300: Rise of an Empire (2014)
Coming some eight years after the success of the theatrical adaptation of Frank Miller's graphic novel 300, which proved to be the breakout picture for Director Zack Snyder, Rise of an Empire seeks to re-claim some of the epic glory with an even more camp and bloodthirsty feature than the first. Sadly, the highest heights of its predecessor are no match for the dull direction of Noam Murro, who exhibits none of Snyder's penchant for visual flair.
Unfolding roughly parallel to the events of 300 from a different perspective, Rise of an Empire follows Athenian General Themistocles (Sullivan Stapleton) leading his army against skirmishes with the Persian Empire, led by King Xerxes (Rodrigo Santoro).
Whilst launching an assault on the Spartans from the Aegean Sea, Naval commander Artemisia (Eva Green) attempts to use her feminine wiles to convince Themistocles to defect from Sparta, but when her advances are rejected, a more elaborate, more personal war begins, which could cloud the judgment of both leaders in the high stakes battle for glory.
300 burst out of the ranks in 2006 to be a solid success, whilst also permeating pop culture, including the film's iconic line "This is Sparta!". Sadly, the sequel does little to leverage off the freshness of its predecessor, re-hashing much of the recognizable flourishes with diminishing returns. All this leaves Rise of an Empire feeling particularly stale.
Despite small roles in films such as Gangster Squad and The Hunter, Australian newcomer Sullivan Stapleton takes pole position on the theatrical poster, and whilst he's reasonably effective in the role, his lack of aggressive grunt leaves viewers pining for Gerard Butler's return. Much more impressive is Eva Green who provides a manic edge to an on-paper un-compelling villain. Rodrigo Santoro returns as Xerxes, but with his role significantly reduced and given essentially nothing to do, his role feels forced.
The real fault of the film probably lies in the half-baked script, which was expected to be based off Frank Miller's unpublished graphic novel Xerxes, but forced to change course when Miller wouldn't put pen to paper. Coupled with this, Director Noam Murro provides little evidence of any of Snyder's visual acuity and he seems out of his depth. Why Hollywood continues to think giving $120 million plus to unproven directors is a great idea, not matter how great their pitch, is confusing at best.
Whilst Rise of an Empire made a tidy $330 worldwide, which in the eyes of Hollywood equals unbridled success, there is no altering the fact that the film is little more than pretty visuals in want of a worthy story. Simply transposing the same battles on the sea instead of the desert just doesn't cut the mustard. Fans deserved more.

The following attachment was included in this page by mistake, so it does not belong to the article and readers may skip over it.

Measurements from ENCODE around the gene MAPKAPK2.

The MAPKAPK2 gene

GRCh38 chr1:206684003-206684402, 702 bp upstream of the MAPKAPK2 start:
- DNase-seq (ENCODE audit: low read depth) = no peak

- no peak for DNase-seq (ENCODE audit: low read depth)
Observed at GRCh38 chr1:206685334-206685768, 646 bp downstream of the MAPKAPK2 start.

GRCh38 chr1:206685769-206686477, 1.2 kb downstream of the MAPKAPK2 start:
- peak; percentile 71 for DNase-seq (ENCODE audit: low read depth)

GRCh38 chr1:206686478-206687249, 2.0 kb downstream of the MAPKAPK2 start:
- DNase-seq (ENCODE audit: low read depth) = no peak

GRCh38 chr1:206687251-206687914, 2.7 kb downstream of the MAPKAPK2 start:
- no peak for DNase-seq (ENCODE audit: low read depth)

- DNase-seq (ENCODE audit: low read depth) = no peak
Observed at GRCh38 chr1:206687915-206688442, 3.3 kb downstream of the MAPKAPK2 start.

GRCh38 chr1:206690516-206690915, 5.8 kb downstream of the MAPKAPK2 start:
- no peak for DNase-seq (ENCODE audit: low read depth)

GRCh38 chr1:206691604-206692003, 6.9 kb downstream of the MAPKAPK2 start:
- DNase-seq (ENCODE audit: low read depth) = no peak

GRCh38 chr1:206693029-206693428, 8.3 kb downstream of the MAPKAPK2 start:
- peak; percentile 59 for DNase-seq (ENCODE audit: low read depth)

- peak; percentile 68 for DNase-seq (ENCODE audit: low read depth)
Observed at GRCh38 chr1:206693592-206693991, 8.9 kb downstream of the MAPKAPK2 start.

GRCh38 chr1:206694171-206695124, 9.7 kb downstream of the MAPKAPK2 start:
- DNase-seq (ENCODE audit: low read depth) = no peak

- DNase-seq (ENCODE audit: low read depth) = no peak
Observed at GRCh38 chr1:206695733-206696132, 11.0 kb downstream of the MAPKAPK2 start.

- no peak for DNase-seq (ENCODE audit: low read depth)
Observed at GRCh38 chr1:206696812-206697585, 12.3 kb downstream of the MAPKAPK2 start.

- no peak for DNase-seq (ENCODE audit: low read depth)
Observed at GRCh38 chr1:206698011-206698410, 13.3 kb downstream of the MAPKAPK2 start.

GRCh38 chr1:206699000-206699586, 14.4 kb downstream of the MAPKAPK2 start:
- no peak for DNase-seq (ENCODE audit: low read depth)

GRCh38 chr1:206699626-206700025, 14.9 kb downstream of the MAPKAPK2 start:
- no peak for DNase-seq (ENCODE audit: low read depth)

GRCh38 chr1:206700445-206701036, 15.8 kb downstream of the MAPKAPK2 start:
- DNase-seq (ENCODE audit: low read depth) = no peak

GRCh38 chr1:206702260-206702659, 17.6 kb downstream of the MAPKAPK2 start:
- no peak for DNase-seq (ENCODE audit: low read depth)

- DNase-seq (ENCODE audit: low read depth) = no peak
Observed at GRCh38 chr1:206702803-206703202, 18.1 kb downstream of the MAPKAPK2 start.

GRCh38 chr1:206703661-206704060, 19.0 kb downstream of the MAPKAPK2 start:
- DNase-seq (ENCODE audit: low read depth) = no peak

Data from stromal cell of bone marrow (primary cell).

300: Rise of an Empire is encoded with AVC MPEG-4 compression and presented in the intended aspect ratio of 2.40:1.
Lensed digitally utilized RED EPIC digital cameras and finished in a 2K digital intermediate, which is heavily modified to fit the comic book visual style of its predecessor, 300: Rise of an Empire equals visual perfection - although it won't be to everybody's liking.
Heavily desaturated with a constant soft glow and smatterings of film grain are the copyrighted look of the 300 movies, and it flows through to the sequel. As such, this isn't going to be a razor sharp transfer, but it is entirely faithful to the theatrical presentation. I didn't notice any macroblocking, or aliasing, or any other digital nasties.
Overall, 300: Rise of an Empire is a technically proficient effort from a heavily tinkered digital image.
300: Rise of an Empire is presented in DTS HD Master Audio 7.1, at 24 bits.
For a big-budget action flick with such hot blooded subject matter, it's unsurprising that 300: Rise of an Empire features a stunning and aggressive audio mix which impresses with plenty of bombast to spare.
Surround channels are kept incredibly immersive, throwing the viewer into the thick of battle. Effects fly every which way, creating a true 360 degree environment, especially convincing if you are sporting a 7.1 setup. The subwoofer channel is loud and deep, emitting punchy and distinct sounds alongside general rumble and grumble.
Compared to the generous extra features produced for the collector's edition of the original 300, which included (for the dedicated) the complete film with original blue screen footage, Rise of an Empire isn't quite as packed, but befits the films lowered standing. Let's take a look.
First up is the four part 'The 300 Effect' making-of documentary which over 30 minutes takes a look at specific elements of production, from cracking the story, to the evolution of the films visual look at special effects, to the climactic sea battle.
The remaining features are reasonably brief, including 'Real Leaders & Legends' which looks at the actual Battle of Salamis and where this film differs from reality. Surprise - quite a bit, Women Warriors (12 minutes) which is focused on the heroine and villain played by Lena Headey and Eva Green respectively, Savage Warships (11 mins) which touches on the brutal efficiency of the Greek hordes at sea and Becoming a Warrior (5 minutes) which seeks to dispel the probable myth levelled at the first 300 that the manly six-packs were somehow a slight of digital effects.
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